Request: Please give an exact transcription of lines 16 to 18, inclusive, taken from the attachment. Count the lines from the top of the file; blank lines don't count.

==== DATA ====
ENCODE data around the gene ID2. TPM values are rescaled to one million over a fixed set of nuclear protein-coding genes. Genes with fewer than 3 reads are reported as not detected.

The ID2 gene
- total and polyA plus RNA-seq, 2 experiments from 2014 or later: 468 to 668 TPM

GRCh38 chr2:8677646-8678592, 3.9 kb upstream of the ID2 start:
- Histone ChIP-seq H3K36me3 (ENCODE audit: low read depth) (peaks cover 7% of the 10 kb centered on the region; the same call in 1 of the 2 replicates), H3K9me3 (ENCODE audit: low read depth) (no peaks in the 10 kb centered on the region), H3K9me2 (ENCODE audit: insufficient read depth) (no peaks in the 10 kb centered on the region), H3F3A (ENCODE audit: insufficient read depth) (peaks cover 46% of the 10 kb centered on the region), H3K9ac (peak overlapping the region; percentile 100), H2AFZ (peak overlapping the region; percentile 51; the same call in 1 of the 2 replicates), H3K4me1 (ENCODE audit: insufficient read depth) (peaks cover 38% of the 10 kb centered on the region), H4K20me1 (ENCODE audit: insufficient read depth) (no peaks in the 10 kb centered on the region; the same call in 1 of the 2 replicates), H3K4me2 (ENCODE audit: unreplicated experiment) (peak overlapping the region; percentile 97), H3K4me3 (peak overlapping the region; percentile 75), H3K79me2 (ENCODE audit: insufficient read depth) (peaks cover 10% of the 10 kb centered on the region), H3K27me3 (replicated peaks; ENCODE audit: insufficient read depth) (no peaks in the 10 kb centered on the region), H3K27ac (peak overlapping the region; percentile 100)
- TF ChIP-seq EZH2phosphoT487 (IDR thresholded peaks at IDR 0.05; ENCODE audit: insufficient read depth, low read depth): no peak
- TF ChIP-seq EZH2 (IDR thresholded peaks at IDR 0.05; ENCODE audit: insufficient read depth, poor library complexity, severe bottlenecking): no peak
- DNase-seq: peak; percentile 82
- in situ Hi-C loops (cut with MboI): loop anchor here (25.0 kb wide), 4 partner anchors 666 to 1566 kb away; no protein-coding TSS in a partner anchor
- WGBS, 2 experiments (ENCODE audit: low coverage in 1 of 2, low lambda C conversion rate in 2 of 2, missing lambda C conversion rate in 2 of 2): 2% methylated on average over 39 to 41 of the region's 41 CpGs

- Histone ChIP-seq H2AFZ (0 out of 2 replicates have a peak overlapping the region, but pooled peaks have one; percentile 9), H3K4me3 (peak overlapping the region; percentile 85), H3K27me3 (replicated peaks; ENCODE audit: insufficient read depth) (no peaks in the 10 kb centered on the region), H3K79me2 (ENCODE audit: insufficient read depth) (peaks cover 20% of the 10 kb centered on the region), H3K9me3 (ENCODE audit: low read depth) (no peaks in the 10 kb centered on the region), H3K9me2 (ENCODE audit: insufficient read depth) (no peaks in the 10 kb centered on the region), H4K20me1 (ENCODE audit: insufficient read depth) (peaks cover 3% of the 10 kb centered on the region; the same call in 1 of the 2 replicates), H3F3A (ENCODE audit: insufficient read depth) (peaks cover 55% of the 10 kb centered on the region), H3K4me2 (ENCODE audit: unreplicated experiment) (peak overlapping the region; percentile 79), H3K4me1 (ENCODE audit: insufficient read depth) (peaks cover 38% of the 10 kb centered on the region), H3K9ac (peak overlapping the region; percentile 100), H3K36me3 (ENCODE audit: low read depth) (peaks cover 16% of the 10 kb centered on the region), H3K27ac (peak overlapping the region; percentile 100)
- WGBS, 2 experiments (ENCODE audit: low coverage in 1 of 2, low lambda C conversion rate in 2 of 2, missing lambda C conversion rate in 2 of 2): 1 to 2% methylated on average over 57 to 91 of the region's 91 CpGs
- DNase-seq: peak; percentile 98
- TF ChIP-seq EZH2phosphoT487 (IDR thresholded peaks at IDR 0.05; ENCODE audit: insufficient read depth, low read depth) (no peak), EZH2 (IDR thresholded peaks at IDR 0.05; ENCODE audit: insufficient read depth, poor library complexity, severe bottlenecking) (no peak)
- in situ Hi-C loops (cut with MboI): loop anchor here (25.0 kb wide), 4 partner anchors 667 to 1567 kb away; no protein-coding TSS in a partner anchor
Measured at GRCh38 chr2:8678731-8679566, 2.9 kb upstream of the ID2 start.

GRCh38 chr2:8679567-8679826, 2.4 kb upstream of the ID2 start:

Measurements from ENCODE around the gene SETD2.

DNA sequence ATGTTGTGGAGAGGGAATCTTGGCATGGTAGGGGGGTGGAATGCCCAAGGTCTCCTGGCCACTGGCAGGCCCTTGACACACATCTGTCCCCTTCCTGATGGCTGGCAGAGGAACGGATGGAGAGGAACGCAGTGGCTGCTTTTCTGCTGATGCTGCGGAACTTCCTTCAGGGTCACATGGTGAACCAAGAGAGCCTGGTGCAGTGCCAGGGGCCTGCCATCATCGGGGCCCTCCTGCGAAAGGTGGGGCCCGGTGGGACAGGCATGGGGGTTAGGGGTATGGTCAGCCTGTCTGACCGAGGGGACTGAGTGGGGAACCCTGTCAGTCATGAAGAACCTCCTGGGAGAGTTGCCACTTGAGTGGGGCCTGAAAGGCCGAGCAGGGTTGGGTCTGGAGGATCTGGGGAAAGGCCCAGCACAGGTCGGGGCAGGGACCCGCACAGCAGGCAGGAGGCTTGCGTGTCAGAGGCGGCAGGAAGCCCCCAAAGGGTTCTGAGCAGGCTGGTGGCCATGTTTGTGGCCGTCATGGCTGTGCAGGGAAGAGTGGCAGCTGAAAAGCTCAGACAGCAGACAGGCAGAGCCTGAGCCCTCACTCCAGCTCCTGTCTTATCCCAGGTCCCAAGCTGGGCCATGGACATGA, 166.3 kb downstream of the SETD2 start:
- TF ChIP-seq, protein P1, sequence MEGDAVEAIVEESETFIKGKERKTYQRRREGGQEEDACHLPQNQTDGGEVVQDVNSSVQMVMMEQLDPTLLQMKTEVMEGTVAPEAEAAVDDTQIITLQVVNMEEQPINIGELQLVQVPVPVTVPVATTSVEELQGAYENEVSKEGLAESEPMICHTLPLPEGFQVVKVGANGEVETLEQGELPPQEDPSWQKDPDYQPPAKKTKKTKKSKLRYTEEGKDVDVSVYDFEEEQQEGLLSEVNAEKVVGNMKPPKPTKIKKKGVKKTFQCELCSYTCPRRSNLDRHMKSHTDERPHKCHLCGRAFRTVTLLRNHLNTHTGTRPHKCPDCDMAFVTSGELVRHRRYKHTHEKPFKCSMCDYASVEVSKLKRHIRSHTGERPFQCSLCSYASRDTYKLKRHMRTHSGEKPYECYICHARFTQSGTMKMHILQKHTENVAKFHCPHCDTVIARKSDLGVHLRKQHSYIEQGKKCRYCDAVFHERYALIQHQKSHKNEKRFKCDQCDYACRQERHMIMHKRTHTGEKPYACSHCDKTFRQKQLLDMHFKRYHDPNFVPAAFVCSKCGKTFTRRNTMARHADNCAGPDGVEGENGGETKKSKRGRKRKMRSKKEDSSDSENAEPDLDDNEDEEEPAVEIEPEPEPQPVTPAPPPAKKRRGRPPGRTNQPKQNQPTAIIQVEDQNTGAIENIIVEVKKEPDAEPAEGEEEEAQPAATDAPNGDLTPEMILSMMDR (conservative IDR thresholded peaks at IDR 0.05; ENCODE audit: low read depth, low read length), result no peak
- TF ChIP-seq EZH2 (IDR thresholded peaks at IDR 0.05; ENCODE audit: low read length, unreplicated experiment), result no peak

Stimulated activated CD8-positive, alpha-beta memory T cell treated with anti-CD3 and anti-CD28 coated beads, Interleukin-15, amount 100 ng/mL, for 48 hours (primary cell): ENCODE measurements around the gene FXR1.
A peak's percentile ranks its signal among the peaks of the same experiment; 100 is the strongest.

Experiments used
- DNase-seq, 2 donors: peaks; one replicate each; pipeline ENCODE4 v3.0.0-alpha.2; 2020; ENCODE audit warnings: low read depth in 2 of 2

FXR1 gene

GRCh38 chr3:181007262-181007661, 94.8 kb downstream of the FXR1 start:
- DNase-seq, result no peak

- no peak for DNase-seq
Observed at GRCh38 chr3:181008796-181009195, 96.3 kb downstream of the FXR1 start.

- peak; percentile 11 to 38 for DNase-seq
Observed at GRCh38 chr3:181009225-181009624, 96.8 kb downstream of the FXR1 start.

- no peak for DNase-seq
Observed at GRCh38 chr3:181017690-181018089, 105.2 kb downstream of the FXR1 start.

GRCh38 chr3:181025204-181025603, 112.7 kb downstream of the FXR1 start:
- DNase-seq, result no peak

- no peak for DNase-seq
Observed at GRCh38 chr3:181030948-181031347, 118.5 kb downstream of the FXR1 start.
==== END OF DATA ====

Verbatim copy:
Measured at GRCh38 chr2:8678731-8679566, 2.9 kb upstream of the ID2 start.

GRCh38 chr2:8679567-8679826, 2.4 kb upstream of the ID2 start:

Measurements from ENCODE around the gene SETD2.